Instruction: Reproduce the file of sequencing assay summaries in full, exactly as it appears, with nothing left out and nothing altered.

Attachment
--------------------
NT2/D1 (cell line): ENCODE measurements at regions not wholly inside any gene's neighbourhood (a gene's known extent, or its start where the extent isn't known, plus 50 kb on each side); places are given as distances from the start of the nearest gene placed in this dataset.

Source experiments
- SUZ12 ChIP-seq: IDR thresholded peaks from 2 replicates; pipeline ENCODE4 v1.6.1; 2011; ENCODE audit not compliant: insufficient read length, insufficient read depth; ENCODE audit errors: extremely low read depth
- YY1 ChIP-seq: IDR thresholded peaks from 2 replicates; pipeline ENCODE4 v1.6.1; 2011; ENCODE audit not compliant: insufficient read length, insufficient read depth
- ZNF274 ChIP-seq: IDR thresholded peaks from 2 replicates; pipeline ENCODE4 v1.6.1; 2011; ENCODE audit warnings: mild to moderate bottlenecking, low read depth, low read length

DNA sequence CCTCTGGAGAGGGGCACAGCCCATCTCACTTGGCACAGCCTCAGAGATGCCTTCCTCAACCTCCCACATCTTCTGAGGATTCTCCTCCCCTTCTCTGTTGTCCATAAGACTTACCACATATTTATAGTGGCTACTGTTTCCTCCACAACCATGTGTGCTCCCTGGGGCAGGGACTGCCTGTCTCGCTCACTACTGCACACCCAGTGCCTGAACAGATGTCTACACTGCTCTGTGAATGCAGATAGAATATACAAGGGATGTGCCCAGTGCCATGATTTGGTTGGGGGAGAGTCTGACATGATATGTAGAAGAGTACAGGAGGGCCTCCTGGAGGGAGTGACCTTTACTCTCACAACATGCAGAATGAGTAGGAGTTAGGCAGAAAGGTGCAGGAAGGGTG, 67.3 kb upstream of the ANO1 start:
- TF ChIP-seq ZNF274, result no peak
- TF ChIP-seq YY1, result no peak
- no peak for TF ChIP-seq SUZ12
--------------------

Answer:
NT2/D1 (cell line): ENCODE measurements at regions not wholly inside any gene's neighbourhood (a gene's known extent, or its start where the extent isn't known, plus 50 kb on each side); places are given as distances from the start of the nearest gene placed in this dataset.

Source experiments
- SUZ12 ChIP-seq: IDR thresholded peaks from 2 replicates; pipeline ENCODE4 v1.6.1; 2011; ENCODE audit not compliant: insufficient read length, insufficient read depth; ENCODE audit errors: extremely low read depth
- YY1 ChIP-seq: IDR thresholded peaks from 2 replicates; pipeline ENCODE4 v1.6.1; 2011; ENCODE audit not compliant: insufficient read length, insufficient read depth
- ZNF274 ChIP-seq: IDR thresholded peaks from 2 replicates; pipeline ENCODE4 v1.6.1; 2011; ENCODE audit warnings: mild to moderate bottlenecking, low read depth, low read length

DNA sequence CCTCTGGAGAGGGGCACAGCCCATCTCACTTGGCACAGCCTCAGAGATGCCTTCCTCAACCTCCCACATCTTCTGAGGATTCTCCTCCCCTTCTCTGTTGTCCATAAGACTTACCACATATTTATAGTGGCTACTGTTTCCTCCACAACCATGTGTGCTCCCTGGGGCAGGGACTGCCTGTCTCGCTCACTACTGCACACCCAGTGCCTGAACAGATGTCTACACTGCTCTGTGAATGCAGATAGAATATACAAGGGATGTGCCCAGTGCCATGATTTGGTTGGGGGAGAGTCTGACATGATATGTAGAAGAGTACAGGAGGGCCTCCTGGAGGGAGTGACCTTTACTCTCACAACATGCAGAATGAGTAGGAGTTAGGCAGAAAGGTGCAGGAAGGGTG, 67.3 kb upstream of the ANO1 start:
- TF ChIP-seq ZNF274, result no peak
- TF ChIP-seq YY1, result no peak
- no peak for TF ChIP-seq SUZ12